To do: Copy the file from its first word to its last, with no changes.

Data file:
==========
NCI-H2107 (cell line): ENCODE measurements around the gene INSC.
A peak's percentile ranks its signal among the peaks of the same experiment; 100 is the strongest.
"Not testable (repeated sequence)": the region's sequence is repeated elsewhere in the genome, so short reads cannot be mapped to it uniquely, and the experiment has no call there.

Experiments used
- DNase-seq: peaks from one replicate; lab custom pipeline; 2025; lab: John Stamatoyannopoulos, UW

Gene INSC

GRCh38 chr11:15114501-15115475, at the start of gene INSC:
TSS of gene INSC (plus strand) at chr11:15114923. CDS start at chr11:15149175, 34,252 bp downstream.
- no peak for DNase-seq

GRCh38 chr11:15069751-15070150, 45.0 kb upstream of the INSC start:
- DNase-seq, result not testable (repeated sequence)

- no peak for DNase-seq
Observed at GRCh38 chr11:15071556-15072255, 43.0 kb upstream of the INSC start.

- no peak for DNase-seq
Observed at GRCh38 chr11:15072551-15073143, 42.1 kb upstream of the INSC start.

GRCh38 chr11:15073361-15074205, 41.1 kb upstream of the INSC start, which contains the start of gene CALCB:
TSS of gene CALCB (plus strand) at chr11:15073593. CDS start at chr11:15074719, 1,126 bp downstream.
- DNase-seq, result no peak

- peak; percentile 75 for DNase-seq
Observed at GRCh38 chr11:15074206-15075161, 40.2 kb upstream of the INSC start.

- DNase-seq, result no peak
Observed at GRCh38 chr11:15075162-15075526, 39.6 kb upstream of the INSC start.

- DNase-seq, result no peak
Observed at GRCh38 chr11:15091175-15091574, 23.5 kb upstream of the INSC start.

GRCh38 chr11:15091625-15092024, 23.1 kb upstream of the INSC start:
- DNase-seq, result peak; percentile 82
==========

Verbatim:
NCI-H2107 (cell line): ENCODE measurements around the gene INSC.
A peak's percentile ranks its signal among the peaks of the same experiment; 100 is the strongest.
"Not testable (repeated sequence)": the region's sequence is repeated elsewhere in the genome, so short reads cannot be mapped to it uniquely, and the experiment has no call there.

Experiments used
- DNase-seq: peaks from one replicate; lab custom pipeline; 2025; lab: John Stamatoyannopoulos, UW

Gene INSC

GRCh38 chr11:15114501-15115475, at the start of gene INSC:
TSS of gene INSC (plus strand) at chr11:15114923. CDS start at chr11:15149175, 34,252 bp downstream.
- no peak for DNase-seq

GRCh38 chr11:15069751-15070150, 45.0 kb upstream of the INSC start:
- DNase-seq, result not testable (repeated sequence)

- no peak for DNase-seq
Observed at GRCh38 chr11:15071556-15072255, 43.0 kb upstream of the INSC start.

- no peak for DNase-seq
Observed at GRCh38 chr11:15072551-15073143, 42.1 kb upstream of the INSC start.

GRCh38 chr11:15073361-15074205, 41.1 kb upstream of the INSC start, which contains the start of gene CALCB:
TSS of gene CALCB (plus strand) at chr11:15073593. CDS start at chr11:15074719, 1,126 bp downstream.
- DNase-seq, result no peak

- peak; percentile 75 for DNase-seq
Observed at GRCh38 chr11:15074206-15075161, 40.2 kb upstream of the INSC start.

- DNase-seq, result no peak
Observed at GRCh38 chr11:15075162-15075526, 39.6 kb upstream of the INSC start.

- DNase-seq, result no peak
Observed at GRCh38 chr11:15091175-15091574, 23.5 kb upstream of the INSC start.

GRCh38 chr11:15091625-15092024, 23.1 kb upstream of the INSC start:
- DNase-seq, result peak; percentile 82